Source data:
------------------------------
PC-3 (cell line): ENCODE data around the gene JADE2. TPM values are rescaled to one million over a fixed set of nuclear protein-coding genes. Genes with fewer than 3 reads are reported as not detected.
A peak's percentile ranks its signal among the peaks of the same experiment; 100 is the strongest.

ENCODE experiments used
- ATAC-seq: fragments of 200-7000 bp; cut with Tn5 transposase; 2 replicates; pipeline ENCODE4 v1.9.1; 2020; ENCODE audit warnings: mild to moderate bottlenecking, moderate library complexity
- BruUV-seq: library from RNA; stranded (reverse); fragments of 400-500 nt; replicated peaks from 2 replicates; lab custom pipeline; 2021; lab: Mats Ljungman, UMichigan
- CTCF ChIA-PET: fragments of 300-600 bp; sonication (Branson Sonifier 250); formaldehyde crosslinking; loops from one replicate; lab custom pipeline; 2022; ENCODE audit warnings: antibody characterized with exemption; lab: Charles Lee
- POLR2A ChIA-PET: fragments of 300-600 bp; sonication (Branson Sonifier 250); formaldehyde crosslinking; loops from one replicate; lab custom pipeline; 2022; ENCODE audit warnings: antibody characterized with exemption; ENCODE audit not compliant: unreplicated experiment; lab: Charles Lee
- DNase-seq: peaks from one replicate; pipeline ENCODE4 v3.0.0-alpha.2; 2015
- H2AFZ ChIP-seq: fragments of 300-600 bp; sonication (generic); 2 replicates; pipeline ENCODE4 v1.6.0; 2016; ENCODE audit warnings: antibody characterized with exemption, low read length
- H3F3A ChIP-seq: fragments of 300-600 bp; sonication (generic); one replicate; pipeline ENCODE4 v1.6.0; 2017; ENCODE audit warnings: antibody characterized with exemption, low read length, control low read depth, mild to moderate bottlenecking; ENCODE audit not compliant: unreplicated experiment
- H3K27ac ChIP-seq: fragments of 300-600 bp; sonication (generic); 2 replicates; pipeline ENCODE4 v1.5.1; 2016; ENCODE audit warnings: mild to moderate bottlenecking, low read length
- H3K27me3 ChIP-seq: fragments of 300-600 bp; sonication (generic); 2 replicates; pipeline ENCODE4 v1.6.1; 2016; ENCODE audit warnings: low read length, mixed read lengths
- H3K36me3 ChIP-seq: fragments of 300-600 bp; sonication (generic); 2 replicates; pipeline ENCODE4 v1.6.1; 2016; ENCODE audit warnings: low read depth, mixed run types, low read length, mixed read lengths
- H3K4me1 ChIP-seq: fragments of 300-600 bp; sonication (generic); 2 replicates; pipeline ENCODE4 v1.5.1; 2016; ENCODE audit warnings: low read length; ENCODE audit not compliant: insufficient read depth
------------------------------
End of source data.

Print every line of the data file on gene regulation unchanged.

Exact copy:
PC-3 (cell line): ENCODE data around the gene JADE2. TPM values are rescaled to one million over a fixed set of nuclear protein-coding genes. Genes with fewer than 3 reads are reported as not detected.
A peak's percentile ranks its signal among the peaks of the same experiment; 100 is the strongest.

ENCODE experiments used
- ATAC-seq: fragments of 200-7000 bp; cut with Tn5 transposase; 2 replicates; pipeline ENCODE4 v1.9.1; 2020; ENCODE audit warnings: mild to moderate bottlenecking, moderate library complexity
- BruUV-seq: library from RNA; stranded (reverse); fragments of 400-500 nt; replicated peaks from 2 replicates; lab custom pipeline; 2021; lab: Mats Ljungman, UMichigan
- CTCF ChIA-PET: fragments of 300-600 bp; sonication (Branson Sonifier 250); formaldehyde crosslinking; loops from one replicate; lab custom pipeline; 2022; ENCODE audit warnings: antibody characterized with exemption; lab: Charles Lee
- POLR2A ChIA-PET: fragments of 300-600 bp; sonication (Branson Sonifier 250); formaldehyde crosslinking; loops from one replicate; lab custom pipeline; 2022; ENCODE audit warnings: antibody characterized with exemption; ENCODE audit not compliant: unreplicated experiment; lab: Charles Lee
- DNase-seq: peaks from one replicate; pipeline ENCODE4 v3.0.0-alpha.2; 2015
- H2AFZ ChIP-seq: fragments of 300-600 bp; sonication (generic); 2 replicates; pipeline ENCODE4 v1.6.0; 2016; ENCODE audit warnings: antibody characterized with exemption, low read length
- H3F3A ChIP-seq: fragments of 300-600 bp; sonication (generic); one replicate; pipeline ENCODE4 v1.6.0; 2017; ENCODE audit warnings: antibody characterized with exemption, low read length, control low read depth, mild to moderate bottlenecking; ENCODE audit not compliant: unreplicated experiment
- H3K27ac ChIP-seq: fragments of 300-600 bp; sonication (generic); 2 replicates; pipeline ENCODE4 v1.5.1; 2016; ENCODE audit warnings: mild to moderate bottlenecking, low read length
- H3K27me3 ChIP-seq: fragments of 300-600 bp; sonication (generic); 2 replicates; pipeline ENCODE4 v1.6.1; 2016; ENCODE audit warnings: low read length, mixed read lengths
- H3K36me3 ChIP-seq: fragments of 300-600 bp; sonication (generic); 2 replicates; pipeline ENCODE4 v1.6.1; 2016; ENCODE audit warnings: low read depth, mixed run types, low read length, mixed read lengths
- H3K4me1 ChIP-seq: fragments of 300-600 bp; sonication (generic); 2 replicates; pipeline ENCODE4 v1.5.1; 2016; ENCODE audit warnings: low read length; ENCODE audit not compliant: insufficient read depth